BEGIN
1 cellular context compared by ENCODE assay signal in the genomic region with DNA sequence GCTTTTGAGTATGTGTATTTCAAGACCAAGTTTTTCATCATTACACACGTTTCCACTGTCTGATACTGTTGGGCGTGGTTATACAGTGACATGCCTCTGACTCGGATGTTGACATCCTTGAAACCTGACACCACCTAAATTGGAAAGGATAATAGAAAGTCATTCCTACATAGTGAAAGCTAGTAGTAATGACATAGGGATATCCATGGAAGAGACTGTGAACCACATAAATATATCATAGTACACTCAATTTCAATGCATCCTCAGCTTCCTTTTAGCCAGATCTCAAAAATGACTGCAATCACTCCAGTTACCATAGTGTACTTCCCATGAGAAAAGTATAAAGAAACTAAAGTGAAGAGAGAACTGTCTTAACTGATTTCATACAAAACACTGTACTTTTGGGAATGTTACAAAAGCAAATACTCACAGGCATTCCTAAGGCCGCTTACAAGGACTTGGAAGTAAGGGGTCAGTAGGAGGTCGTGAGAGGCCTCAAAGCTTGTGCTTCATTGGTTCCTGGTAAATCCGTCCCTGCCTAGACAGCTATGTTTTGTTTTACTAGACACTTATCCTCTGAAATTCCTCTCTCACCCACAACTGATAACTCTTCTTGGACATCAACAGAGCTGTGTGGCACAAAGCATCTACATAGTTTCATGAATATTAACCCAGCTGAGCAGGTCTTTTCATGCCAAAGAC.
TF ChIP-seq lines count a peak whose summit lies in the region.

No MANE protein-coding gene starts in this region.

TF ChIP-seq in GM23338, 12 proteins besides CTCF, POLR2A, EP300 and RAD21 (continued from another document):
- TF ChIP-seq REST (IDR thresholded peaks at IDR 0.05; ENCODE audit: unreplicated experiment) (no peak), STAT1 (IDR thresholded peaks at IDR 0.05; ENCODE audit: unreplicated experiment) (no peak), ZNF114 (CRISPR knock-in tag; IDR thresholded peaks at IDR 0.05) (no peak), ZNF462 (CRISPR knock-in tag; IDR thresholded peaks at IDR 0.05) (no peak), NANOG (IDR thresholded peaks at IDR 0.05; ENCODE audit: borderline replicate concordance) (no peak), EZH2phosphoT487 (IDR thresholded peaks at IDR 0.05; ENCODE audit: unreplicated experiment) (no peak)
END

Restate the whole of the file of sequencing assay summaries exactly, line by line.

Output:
1 cellular context compared by ENCODE assay signal in the genomic region with DNA sequence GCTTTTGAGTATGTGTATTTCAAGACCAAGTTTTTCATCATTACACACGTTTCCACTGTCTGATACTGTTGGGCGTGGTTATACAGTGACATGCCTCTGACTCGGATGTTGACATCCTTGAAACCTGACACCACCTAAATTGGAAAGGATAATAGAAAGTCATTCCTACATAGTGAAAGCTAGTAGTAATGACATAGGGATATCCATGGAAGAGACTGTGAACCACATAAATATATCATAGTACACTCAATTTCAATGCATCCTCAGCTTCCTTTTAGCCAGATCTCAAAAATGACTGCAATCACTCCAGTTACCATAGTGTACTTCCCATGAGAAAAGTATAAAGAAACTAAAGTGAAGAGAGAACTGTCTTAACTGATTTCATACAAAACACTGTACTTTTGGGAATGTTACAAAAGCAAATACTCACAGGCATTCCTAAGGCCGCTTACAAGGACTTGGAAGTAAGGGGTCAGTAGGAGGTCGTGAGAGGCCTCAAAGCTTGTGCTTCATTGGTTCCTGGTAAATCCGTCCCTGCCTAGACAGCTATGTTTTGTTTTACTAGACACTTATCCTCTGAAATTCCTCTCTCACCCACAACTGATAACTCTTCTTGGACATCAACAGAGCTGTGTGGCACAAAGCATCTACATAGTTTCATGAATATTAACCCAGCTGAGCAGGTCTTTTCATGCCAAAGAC.
TF ChIP-seq lines count a peak whose summit lies in the region.

No MANE protein-coding gene starts in this region.

TF ChIP-seq in GM23338, 12 proteins besides CTCF, POLR2A, EP300 and RAD21 (continued from another document):
- TF ChIP-seq REST (IDR thresholded peaks at IDR 0.05; ENCODE audit: unreplicated experiment) (no peak), STAT1 (IDR thresholded peaks at IDR 0.05; ENCODE audit: unreplicated experiment) (no peak), ZNF114 (CRISPR knock-in tag; IDR thresholded peaks at IDR 0.05) (no peak), ZNF462 (CRISPR knock-in tag; IDR thresholded peaks at IDR 0.05) (no peak), NANOG (IDR thresholded peaks at IDR 0.05; ENCODE audit: borderline replicate concordance) (no peak), EZH2phosphoT487 (IDR thresholded peaks at IDR 0.05; ENCODE audit: unreplicated experiment) (no peak)